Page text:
Anu Ganti, S&P Dow Jones Indices: “Covid taught us a lot about staying connected with friends and family and maintaining that balance as we transition into the hybrid work environment is key. If you’re balanced both mentally and physically, you’re going to be a happier, more holistic person at work and channel that into your ideas.”
Emily Spurling, Nasdaq: “Set your boundaries, let other people know them and make sure you stick to them. Another great thing to keep in mind is that ‘no’ is a decision and ‘yes’ is a responsibility. So, make sure to say no when needed because the more yes’s you give out, the more responsibilities you take on, which might not be your priority.”
Continued Room for Improvement
Anu Ganti, S&P Dow Jones Indices: “The resources we have at our disposal at our companies is a big factor. Seeing examples of senior women leaders talking about their career journeys and offering advice to the next generation has been very helpful. The mentorship programs are a two-way street where you’re not just learning as a mentee but you’re also learning being a mentor.”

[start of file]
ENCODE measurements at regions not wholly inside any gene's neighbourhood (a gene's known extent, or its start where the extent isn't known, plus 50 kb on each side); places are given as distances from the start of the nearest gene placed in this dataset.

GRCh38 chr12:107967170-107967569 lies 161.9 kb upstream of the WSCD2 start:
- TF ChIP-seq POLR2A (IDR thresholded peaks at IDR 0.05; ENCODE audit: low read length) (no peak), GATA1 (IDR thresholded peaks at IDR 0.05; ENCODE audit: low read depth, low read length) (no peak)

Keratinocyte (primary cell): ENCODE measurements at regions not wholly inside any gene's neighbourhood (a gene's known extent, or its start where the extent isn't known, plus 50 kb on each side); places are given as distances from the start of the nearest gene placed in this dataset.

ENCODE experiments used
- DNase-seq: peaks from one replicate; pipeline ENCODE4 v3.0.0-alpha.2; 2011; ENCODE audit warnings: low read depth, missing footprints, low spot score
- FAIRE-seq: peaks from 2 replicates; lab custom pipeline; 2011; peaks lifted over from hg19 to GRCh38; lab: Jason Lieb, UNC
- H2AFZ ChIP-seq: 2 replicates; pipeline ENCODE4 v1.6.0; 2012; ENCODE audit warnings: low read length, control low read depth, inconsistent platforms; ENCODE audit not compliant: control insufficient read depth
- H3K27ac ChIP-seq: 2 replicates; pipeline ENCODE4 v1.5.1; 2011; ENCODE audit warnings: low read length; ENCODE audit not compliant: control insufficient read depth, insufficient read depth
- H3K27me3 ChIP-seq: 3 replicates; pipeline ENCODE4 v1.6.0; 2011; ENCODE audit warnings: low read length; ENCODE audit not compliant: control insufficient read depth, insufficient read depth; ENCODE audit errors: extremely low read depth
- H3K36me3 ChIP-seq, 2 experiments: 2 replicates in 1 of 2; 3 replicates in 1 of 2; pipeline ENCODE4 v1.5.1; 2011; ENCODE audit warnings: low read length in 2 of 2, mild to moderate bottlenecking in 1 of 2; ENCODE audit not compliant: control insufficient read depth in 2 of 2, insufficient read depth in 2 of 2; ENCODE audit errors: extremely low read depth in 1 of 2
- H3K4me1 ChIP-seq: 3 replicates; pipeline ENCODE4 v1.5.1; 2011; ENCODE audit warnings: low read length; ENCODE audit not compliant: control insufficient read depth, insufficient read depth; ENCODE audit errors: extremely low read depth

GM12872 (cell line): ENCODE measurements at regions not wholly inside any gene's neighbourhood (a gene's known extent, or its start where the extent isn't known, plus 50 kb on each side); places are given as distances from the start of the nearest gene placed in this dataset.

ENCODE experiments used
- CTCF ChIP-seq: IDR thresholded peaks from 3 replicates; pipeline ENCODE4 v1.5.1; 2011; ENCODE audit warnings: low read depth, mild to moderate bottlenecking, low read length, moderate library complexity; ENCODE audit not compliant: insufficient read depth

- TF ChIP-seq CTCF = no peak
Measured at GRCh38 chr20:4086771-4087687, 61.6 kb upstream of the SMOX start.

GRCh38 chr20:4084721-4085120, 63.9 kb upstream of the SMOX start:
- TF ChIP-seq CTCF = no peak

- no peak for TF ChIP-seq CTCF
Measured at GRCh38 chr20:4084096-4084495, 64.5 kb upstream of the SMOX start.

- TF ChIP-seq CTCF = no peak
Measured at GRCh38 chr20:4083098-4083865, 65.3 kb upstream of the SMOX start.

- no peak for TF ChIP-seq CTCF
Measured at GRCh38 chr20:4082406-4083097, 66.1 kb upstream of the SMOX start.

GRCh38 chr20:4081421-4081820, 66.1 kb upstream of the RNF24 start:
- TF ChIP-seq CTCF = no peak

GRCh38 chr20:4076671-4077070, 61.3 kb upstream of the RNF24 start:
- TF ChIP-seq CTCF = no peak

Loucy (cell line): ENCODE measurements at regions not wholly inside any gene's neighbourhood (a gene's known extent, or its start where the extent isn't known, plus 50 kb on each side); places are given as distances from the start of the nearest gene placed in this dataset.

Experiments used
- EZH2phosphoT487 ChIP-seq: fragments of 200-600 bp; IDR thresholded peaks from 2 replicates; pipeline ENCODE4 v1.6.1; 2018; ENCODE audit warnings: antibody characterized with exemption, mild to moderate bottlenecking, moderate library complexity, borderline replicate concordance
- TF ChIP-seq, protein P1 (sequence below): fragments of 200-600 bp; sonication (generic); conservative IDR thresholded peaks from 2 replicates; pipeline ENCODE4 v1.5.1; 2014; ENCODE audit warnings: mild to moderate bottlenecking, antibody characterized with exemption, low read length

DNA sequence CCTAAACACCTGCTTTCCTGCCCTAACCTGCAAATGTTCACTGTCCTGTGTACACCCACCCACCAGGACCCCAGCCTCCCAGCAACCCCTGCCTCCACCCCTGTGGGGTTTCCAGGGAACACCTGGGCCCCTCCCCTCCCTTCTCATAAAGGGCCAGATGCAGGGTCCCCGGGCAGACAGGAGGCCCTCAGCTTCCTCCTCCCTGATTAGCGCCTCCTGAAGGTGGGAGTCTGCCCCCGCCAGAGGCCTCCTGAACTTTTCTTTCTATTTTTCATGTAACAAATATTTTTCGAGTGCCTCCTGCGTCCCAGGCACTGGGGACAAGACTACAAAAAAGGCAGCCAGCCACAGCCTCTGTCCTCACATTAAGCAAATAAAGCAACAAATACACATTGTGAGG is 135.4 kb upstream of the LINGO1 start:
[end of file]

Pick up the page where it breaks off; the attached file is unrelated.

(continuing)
Catherine Yoshimoto, FTSE Russell: “Studies have shown that diversity leads to better outcomes. It’s not one or the other, rather it has to be different views working together to create better outcomes. Businesses set targets for women leadership so it’s important that we ask for these targets and hold individuals accountable. Let’s make sure different views are represented so that we are coming to a better overall outcome.”
These are the panelists’ own observations and do not reflect the formal viewpoints of their companies. To view the full webinar, visit the IIA’s Vimeo page.